A small group of farmers on Tuesday looked out at what is normally their farm ground and the now-destroyed bins that normally protect their income. What they see instead is a shallow lake formed by snowmelt and rain that has pushed the Missouri River far beyond its banks and temporarily reclaimed their river-bottom land and put their farms at risk.
The same scene is playing out for farmers in Nebraska, South Dakota and northwest Missouri right now. While the losses are devastating locally, they aren’t necessarily driving up crop prices. Fremont County, Iowa, has some 50,000 acres underwater, and local farmers estimated roughly 390,000 bushels of soybeans and 1.3 million bushels of corn are in bins, many of which are destroyed or damaged. The grain is valued at roughly $7.3 million.
“The biggest situation we have with those farmers is grain in bins that is compromised,” said Jeff Jorgenson, who farms about 750 acres along the river bottoms. “That’s the real problem we have. It has got to be addressed or there’s the potential to end their farming careers. They are looking at not just one, but two, and maybe three years of lost income.”
USDA has indemnity programs for livestock, but due to changes in the farm bill over the past two cycles, there’s no specific disaster aid program for lost grain. Right now, they would be relying on low-interest loans. The destruction, though, has helped advance a disaster bill in Congress that was already set to deal with multiple disasters from 2018, including two hurricanes in the Southeast, wildfires in California and continuing aid to Puerto Rico.
The Senate is expected this week to pass a $13.45 billion disaster bill. Sen Charles Grassley, R-Iowa, told reporters Tuesday the bill should help cover some losses for farmers who were caught by the floods with corn and soybeans in grain bins.
Bill Northey, USDA’s undersecretary for Farm Production and Conservation, is expected to tour some of the disaster-stricken counties in Iowa later this week along with Grassley and state officials.
Because Jorgenson was along a hard-surface road closer to the hills than the river, he was able to get his grain out and moved before the flooding hit. Some people have lamented why others couldn’t get their grain out, but the weather conditions in the weeks leading up to the flooding just didn’t allow for easy movement of grain. Up until roughly March 10, everything was frozen, and the temperatures and winds were harsh.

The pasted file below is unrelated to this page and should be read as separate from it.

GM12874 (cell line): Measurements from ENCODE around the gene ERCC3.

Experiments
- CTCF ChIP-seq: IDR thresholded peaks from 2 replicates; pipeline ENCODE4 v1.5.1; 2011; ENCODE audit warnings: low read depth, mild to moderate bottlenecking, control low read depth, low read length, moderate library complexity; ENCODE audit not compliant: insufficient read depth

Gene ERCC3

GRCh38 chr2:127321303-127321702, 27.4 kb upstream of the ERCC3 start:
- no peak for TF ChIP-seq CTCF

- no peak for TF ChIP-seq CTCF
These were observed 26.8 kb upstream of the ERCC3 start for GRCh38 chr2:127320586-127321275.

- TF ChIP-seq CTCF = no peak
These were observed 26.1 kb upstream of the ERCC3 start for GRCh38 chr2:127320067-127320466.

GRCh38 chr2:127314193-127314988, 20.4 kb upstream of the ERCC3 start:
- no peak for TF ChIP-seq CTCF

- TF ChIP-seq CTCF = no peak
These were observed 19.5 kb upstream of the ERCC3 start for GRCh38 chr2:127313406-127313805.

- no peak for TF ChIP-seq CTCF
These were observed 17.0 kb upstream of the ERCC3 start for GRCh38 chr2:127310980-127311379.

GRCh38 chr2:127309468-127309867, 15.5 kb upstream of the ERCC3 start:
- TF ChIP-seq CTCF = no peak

“We came off a harsh winter with icy, gravel roads, and you just couldn’t get the grain out a lot of times,” said Jorgenson, a board member for the Iowa Soybean Association. “So you hope it is not going to get this bad and all of a sudden it does. We are just very vulnerable for something bad and we got the worst scenario.”
Most of the grain in the bins has a foot of snow and ice around the bins. The grain was either contracted for delivery later this spring or unsold as farmers waited for a rally. Some of the grain and soybeans also were under USDA or bank loans.
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“We had an extended harvest. We had the harvest from hell, then the road conditions didn’t allow a lot of this grain to leave the farm, because it was either icy or the frost was going down and the roads were too soft and you couldn’t get to it,” said Pat Sheldon, another farmer with land underwater and a board member for the local levee district.
Farmers were irked that national media have suggested, repeatedly, that one reason so much grain was in bins was President Donald Trump’s tariffs on China. Higher prices might have led to more grain sold at harvest, but that had nothing to do with the flood.
“The thing that upset us with that angle was they were trying to turn it political, so they had something to throw back on the president,” said Leo Ettleman, who farms near one of the breached levees. “And that’s not the issue here.”